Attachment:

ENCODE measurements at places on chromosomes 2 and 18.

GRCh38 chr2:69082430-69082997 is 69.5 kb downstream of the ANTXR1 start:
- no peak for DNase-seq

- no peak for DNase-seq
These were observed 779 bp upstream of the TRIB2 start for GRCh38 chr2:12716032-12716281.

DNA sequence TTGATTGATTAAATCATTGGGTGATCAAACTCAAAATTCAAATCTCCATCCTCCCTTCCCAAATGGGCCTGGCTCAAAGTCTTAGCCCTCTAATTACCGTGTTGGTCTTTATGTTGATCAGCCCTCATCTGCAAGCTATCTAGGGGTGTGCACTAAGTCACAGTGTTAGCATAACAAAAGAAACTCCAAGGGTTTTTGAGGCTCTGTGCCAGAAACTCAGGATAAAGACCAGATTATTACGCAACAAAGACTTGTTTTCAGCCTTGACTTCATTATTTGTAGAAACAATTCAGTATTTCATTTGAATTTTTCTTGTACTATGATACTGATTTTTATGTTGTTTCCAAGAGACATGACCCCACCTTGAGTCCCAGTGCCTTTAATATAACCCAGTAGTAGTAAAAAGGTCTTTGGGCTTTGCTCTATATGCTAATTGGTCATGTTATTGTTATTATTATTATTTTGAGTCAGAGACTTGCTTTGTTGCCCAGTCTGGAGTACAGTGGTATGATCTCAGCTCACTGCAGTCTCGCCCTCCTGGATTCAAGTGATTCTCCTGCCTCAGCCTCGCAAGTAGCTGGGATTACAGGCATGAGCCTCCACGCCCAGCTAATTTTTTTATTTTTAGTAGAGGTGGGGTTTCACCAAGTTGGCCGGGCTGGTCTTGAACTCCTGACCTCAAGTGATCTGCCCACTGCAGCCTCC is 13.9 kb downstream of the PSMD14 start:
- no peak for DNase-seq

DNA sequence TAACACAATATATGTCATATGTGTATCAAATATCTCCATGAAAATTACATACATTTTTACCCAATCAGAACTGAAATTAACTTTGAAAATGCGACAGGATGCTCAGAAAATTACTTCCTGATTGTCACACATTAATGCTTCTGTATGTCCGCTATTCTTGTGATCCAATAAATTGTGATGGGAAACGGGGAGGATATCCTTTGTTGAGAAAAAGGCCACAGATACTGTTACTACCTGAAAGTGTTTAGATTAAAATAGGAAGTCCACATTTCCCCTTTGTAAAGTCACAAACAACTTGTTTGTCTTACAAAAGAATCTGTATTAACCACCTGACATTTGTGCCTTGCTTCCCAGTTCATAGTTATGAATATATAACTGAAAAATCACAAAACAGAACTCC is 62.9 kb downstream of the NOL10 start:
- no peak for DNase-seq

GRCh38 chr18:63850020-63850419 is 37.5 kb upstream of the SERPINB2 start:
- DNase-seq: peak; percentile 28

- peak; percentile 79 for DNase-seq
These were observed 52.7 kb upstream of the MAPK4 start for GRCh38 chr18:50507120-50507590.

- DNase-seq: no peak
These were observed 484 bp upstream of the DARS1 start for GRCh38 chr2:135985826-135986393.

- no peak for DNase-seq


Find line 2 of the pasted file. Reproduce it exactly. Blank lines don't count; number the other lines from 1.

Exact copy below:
GRCh38 chr2:69082430-69082997 is 69.5 kb downstream of the ANTXR1 start: